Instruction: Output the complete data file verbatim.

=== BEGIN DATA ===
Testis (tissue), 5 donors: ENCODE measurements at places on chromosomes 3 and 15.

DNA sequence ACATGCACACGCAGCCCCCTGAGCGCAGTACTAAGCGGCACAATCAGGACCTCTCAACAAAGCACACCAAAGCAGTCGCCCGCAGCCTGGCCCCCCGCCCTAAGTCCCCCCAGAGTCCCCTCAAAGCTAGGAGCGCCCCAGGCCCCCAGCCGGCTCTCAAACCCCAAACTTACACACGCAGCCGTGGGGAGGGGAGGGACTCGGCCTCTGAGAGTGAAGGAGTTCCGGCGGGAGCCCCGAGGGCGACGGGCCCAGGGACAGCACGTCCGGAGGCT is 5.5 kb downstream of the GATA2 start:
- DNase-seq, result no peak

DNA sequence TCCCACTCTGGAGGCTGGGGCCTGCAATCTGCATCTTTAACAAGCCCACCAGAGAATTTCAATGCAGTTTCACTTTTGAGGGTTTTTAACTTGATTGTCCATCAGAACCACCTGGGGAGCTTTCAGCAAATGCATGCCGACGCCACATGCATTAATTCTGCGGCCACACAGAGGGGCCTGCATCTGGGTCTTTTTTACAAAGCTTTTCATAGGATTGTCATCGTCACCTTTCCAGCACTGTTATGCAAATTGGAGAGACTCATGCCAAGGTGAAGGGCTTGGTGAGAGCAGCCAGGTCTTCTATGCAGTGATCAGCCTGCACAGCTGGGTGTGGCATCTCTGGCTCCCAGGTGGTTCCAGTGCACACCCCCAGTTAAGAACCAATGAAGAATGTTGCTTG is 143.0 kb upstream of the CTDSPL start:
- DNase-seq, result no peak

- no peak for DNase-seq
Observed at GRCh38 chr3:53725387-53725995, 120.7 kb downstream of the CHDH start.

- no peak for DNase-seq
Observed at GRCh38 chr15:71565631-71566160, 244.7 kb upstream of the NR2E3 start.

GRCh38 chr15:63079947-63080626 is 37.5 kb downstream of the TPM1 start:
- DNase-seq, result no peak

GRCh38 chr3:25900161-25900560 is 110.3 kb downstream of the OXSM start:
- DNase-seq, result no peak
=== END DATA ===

Testis (tissue), 5 donors: ENCODE measurements at places on chromosomes 3 and 15.

DNA sequence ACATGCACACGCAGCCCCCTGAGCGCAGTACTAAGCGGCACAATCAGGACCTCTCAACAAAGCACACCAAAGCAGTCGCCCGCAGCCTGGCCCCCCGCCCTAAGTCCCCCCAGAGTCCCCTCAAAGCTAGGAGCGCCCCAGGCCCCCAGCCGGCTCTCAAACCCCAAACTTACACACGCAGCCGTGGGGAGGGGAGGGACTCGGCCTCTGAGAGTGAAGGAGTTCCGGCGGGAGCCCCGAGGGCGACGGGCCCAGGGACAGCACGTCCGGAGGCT is 5.5 kb downstream of the GATA2 start:
- DNase-seq, result no peak

DNA sequence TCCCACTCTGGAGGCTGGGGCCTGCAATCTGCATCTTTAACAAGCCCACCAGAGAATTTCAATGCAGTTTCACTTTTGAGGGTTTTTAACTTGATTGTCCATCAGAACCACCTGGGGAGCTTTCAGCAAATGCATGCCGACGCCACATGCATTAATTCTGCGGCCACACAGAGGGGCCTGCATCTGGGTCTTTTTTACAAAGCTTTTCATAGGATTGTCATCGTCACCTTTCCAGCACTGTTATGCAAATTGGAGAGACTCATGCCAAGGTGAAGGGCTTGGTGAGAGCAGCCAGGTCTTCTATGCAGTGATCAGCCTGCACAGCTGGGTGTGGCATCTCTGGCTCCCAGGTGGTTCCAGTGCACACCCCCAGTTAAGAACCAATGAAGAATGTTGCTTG is 143.0 kb upstream of the CTDSPL start:
- DNase-seq, result no peak

- no peak for DNase-seq
Observed at GRCh38 chr3:53725387-53725995, 120.7 kb downstream of the CHDH start.

- no peak for DNase-seq
Observed at GRCh38 chr15:71565631-71566160, 244.7 kb upstream of the NR2E3 start.

GRCh38 chr15:63079947-63080626 is 37.5 kb downstream of the TPM1 start:
- DNase-seq, result no peak

GRCh38 chr3:25900161-25900560 is 110.3 kb downstream of the OXSM start:
- DNase-seq, result no peak